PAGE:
Light source sets milestone in construction


High-energy synchrotron facility installs its first piece of accelerator

The High Energy Photon Source, China's first high-energy synchrotron radiation light source, installed its first piece of accelerator equipment in Beijing on Monday, marking a milestone in the construction of a major scientific instrument that will be used to probe the microstructure of materials for basic research and engineering.

Monday also saw the launch of the Platform of Advanced Photon Source Technology Research and Development. The 42,640-square-meter facility is adjacent to HEPS and serves as a testing ground for research and experimental instruments before they are installed in the light source.

HEPS' main facility consists of a storage ring with a circumference of 1,360 meters. Construction of the 4.8 billion yuan ($743 million) super-microscope began in 2019 and is set to finish around December 2025, according to the Chinese Academy of Sciences' Institute of High Energy Physics.

It is capable of accelerating electrons to the energy level of 6 giga-electronvolts, making it one of the brightest and most powerful X-ray light sources in the world.

"HEPS will be a key platform for our scientists to make more original breakthroughs in basic sciences and engineering," said Wang Yifang, the director of the institute.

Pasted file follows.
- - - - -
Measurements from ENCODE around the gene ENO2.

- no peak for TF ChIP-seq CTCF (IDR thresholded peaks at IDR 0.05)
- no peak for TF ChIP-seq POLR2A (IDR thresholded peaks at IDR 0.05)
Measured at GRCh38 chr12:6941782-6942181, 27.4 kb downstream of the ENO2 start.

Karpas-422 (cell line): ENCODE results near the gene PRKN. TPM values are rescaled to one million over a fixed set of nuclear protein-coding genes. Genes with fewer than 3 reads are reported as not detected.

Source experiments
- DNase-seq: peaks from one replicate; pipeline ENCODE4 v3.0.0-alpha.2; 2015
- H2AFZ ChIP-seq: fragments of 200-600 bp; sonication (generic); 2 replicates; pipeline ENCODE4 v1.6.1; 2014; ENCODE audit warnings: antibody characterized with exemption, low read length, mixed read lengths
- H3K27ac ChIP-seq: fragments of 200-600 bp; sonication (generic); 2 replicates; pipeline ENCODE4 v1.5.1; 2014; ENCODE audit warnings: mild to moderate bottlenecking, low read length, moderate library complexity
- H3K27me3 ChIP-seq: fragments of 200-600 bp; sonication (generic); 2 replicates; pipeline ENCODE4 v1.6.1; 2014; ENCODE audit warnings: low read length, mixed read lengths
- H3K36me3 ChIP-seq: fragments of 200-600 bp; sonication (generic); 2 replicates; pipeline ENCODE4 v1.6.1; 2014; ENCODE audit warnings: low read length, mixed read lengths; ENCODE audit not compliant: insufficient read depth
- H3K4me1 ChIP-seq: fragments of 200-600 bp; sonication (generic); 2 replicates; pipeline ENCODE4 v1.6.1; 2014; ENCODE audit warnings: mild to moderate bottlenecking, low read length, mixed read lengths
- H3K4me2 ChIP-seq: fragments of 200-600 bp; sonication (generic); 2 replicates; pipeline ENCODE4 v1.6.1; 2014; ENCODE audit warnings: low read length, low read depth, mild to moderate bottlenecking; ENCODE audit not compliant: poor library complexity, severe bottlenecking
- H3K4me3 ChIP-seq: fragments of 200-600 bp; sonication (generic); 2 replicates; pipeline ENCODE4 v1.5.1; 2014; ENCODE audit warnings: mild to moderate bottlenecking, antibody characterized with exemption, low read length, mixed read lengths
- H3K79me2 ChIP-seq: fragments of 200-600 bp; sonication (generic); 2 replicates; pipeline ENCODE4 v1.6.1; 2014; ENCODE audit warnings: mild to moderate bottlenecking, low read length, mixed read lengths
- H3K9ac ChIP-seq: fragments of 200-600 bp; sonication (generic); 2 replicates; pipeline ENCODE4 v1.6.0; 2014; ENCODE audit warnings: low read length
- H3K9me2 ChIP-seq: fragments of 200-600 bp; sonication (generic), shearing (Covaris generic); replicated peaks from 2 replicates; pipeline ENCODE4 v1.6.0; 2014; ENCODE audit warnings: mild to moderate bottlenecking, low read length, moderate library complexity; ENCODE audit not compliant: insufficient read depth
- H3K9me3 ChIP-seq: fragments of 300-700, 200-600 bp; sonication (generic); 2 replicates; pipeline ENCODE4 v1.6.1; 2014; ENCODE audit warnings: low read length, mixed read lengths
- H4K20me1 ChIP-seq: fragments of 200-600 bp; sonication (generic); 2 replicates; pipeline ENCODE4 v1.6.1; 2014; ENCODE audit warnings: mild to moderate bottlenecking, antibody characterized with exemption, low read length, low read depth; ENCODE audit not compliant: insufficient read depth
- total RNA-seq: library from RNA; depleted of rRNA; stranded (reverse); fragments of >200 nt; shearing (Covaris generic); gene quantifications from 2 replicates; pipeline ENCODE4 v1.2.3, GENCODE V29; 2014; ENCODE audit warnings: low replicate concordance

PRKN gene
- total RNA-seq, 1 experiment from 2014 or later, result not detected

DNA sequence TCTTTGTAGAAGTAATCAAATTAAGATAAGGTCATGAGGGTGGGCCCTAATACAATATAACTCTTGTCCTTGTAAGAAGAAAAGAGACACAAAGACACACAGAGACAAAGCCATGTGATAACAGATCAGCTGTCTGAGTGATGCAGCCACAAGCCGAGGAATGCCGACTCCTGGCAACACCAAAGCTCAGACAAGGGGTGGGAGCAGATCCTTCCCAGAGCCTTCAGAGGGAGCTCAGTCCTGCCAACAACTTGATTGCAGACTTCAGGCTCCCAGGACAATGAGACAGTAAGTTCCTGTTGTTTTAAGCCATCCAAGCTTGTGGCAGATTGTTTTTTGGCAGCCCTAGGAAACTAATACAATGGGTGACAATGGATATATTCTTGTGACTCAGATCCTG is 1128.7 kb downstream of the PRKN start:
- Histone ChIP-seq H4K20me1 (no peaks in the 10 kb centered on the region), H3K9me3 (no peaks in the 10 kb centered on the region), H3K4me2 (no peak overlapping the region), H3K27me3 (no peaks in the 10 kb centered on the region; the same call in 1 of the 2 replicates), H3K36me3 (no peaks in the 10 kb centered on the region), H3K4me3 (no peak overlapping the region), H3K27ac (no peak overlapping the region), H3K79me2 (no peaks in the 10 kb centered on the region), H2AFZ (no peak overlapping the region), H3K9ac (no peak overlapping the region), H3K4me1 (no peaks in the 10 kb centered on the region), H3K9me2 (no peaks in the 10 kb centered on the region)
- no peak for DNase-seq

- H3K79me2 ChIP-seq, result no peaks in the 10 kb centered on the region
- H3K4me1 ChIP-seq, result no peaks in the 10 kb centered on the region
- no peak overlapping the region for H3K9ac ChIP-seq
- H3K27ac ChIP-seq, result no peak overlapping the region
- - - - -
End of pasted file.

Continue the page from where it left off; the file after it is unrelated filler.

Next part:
For decades, scientists have been using extremely bright X-rays produced in synchrotron light sources to study matter at the atomic and molecular level, leading to advances in materials science, biology, medicine, nanotechnology, aerospace technologies and other fields.

There are three synchrotron light sources in operation on the Chinese mainland, located in Beijing, Shanghai and Hefei, Anhui province. The Shanghai Synchrotron Radiation Facility, which opened in 2009, is currently the most advanced of the three.

HEPS, which is being built in Huairou district's Science City, comprises accelerators, beamlines and auxiliary facilities that form an overall layout that resembles a giant magnifying glass.

The machine can accommodate over 90 beamlines and stations for scientists to do research. In the first phase, 14 of the beamlines and stations will be made available for researchers in engineering, materials science, energy, medicine, chemistry and other fields.